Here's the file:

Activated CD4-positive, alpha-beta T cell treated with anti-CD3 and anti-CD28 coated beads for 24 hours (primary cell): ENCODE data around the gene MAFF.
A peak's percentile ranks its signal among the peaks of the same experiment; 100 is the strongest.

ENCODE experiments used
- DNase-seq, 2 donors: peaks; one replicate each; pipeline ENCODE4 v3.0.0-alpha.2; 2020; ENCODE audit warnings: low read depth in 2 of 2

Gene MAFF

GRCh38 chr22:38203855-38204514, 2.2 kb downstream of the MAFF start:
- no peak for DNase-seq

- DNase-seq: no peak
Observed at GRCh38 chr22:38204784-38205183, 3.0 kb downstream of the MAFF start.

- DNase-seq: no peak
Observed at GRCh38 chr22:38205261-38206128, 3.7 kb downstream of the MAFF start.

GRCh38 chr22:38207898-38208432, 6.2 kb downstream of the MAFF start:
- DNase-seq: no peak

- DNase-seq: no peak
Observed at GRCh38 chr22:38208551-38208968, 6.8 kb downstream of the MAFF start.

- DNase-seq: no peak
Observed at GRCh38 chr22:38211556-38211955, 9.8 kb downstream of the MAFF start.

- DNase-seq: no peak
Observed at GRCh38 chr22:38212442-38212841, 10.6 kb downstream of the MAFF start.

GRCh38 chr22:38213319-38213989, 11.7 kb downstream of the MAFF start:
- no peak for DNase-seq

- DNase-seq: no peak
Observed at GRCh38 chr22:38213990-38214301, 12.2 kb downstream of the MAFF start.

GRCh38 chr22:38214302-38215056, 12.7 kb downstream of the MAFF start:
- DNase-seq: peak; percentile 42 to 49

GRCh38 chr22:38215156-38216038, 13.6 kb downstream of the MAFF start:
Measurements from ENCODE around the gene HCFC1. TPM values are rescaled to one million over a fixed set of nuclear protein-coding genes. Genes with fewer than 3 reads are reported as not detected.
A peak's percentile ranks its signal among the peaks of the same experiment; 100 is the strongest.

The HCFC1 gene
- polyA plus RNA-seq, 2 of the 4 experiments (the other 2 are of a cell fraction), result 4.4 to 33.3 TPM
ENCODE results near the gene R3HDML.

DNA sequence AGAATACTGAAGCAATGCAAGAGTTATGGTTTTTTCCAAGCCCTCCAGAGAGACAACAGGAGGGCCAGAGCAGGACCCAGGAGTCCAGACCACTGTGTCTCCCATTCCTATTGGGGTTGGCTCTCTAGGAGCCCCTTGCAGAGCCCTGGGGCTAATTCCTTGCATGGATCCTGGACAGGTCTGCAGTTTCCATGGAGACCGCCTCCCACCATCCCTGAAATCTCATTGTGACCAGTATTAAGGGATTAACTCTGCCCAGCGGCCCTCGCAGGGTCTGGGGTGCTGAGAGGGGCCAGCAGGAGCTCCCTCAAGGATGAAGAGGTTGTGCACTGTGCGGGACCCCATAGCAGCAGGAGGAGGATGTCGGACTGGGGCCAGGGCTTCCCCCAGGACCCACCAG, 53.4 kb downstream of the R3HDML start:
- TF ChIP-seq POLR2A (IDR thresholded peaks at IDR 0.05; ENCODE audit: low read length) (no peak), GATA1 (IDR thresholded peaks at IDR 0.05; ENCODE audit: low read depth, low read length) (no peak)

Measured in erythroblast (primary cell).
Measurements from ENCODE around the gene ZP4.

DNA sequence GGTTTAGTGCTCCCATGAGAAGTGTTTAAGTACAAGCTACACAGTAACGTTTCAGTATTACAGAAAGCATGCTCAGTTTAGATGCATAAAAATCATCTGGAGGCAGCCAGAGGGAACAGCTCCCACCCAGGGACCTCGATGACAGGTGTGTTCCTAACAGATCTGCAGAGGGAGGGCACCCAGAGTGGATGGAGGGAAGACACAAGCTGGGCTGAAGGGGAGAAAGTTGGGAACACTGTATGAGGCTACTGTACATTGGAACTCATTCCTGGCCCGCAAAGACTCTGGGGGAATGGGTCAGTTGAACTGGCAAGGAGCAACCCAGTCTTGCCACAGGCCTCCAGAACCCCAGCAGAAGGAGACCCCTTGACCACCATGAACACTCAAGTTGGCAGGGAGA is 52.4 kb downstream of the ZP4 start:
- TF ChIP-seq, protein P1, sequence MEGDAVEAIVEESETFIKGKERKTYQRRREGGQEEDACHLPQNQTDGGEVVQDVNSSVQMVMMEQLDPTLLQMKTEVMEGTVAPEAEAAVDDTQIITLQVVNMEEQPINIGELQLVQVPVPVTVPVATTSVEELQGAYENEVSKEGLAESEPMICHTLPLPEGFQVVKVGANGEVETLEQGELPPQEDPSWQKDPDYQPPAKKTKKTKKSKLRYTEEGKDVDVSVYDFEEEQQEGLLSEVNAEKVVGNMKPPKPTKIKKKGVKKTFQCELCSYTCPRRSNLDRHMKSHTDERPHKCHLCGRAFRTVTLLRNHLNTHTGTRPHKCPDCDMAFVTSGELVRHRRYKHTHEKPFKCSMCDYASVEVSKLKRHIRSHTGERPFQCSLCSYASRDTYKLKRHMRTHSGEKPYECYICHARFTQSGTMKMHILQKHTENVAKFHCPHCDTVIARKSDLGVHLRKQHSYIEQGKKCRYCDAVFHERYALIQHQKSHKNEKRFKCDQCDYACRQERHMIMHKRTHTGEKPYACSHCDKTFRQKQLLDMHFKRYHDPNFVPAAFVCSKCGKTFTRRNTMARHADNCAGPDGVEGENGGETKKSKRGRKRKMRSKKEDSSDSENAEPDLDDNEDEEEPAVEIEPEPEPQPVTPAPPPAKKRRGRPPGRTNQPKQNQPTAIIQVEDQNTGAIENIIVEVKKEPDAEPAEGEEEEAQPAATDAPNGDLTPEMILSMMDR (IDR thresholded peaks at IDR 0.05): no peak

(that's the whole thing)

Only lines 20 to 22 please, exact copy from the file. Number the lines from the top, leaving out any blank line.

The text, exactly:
GRCh38 chr22:38213319-38213989, 11.7 kb downstream of the MAFF start:
- no peak for DNase-seq

- DNase-seq: no peak